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What is the 'Sarbanes-Oxley Act Of 2002 - SOX'

The U.S. Congress passed the Sarbanes-Oxley Act of 2002 on July 30, 2002 to protect investors from the possibility of fraudulent accounting activities by corporations. The SOX Act of 2002, also known as the Corporate Responsibility Act of 2002, mandated strict reforms to improve financial disclosures from corporations and prevent accounting fraud.

The Act was in response to accounting malpractice in the early 2000s when public scandals such as Enron Corporation, Tyco International plc and WorldCom shook investor confidence in financial statements and demanded an overhaul of regulatory standards.

BREAKING DOWN 'Sarbanes-Oxley Act Of 2002 - SOX'

The rules and enforcement policies outlined by the SOX Act of 2002 amend or supplement existing legislation dealing with security regulations. The Act swept reforms in the following four areas:

  1. Corporate Responsibility
  2. Increased Criminal Punishment
  3. Accounting Regulation
  4. New Protections

Section 302 and 404 of the Sarbanes-Oxley Act of 2002

There are two key provisions of the SOX Act of 2002, Section 302 and Section 404.

Section 302 of the SOX Act of 2002 is a mandate that requires senior management to certify the accuracy of the reported financial statement.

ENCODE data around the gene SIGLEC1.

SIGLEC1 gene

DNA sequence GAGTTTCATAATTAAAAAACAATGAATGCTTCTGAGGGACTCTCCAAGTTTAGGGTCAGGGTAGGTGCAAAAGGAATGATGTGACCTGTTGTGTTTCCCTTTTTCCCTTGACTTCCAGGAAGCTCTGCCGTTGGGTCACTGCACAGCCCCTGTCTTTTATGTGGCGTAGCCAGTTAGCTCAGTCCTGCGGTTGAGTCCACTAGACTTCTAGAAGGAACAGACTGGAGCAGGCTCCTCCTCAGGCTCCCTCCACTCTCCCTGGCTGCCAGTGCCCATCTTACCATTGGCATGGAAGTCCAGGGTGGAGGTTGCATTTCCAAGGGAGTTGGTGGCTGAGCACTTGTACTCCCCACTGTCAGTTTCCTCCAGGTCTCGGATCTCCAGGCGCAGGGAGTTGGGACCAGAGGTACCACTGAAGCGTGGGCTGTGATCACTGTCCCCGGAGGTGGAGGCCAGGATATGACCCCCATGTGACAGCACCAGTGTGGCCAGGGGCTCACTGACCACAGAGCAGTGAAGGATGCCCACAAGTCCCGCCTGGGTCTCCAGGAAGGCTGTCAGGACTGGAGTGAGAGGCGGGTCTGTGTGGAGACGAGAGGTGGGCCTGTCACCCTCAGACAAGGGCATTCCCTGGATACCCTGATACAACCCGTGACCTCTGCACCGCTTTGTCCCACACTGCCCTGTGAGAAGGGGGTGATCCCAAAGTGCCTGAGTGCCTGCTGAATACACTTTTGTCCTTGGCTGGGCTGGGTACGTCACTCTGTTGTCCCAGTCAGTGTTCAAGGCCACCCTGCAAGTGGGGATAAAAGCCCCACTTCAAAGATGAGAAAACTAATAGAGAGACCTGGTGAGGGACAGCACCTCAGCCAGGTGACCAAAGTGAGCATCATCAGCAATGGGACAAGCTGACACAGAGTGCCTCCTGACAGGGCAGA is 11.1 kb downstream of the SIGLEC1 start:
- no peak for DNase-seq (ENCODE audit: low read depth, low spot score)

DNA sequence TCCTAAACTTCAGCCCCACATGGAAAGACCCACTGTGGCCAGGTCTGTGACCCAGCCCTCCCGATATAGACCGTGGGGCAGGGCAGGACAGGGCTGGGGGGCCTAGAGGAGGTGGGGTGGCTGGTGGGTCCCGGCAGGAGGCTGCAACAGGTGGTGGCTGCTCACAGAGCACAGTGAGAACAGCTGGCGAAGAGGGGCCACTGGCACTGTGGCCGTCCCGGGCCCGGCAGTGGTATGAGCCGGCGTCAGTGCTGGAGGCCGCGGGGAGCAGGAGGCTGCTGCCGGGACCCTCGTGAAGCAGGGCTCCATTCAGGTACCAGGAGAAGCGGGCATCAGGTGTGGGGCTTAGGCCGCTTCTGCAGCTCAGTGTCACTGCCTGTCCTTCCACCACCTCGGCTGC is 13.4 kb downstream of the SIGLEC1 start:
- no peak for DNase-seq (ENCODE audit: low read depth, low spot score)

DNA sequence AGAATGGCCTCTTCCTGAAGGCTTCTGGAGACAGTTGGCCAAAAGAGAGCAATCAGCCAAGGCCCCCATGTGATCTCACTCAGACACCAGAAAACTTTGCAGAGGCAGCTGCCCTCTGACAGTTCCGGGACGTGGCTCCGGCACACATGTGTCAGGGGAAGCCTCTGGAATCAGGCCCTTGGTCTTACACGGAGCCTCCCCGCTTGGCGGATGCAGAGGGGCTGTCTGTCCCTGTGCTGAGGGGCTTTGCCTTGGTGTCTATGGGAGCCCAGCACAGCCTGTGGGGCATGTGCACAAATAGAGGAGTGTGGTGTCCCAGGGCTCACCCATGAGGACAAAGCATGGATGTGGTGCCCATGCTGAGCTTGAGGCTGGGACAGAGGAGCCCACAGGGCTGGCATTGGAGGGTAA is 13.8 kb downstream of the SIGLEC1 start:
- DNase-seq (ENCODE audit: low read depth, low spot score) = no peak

Section 404 of the SOX Act of 2002 is a requirement that management and auditors establish internal controls and reporting methods on the adequacy of those controls. Section 404 has very costly implications for publicly traded companies as it is expensive to establish and maintain the required internal controls.

Section 802 of SOX

Section 802 of the SOX Act of 2002 contains the three rules that affect record keeping. The first deals with destruction and falsification of records. The second strictly defines the retention period for storing records. The third rule outlines the specific business records that companies need to store, which includes electronic communications.

Besides the financial side of a business, such as the audits, accuracy and controls, the SOX Act of 2002 also outlines requirements for information technology departments regarding electronic records. The Act does not set forth a set of business practices in this regard but instead defines which company records need to be stored on file and for how long. The standards outlined in the SOX Act of 2002 do not specify how a business should store its records, only that it's the IT department's responsibility to store them.

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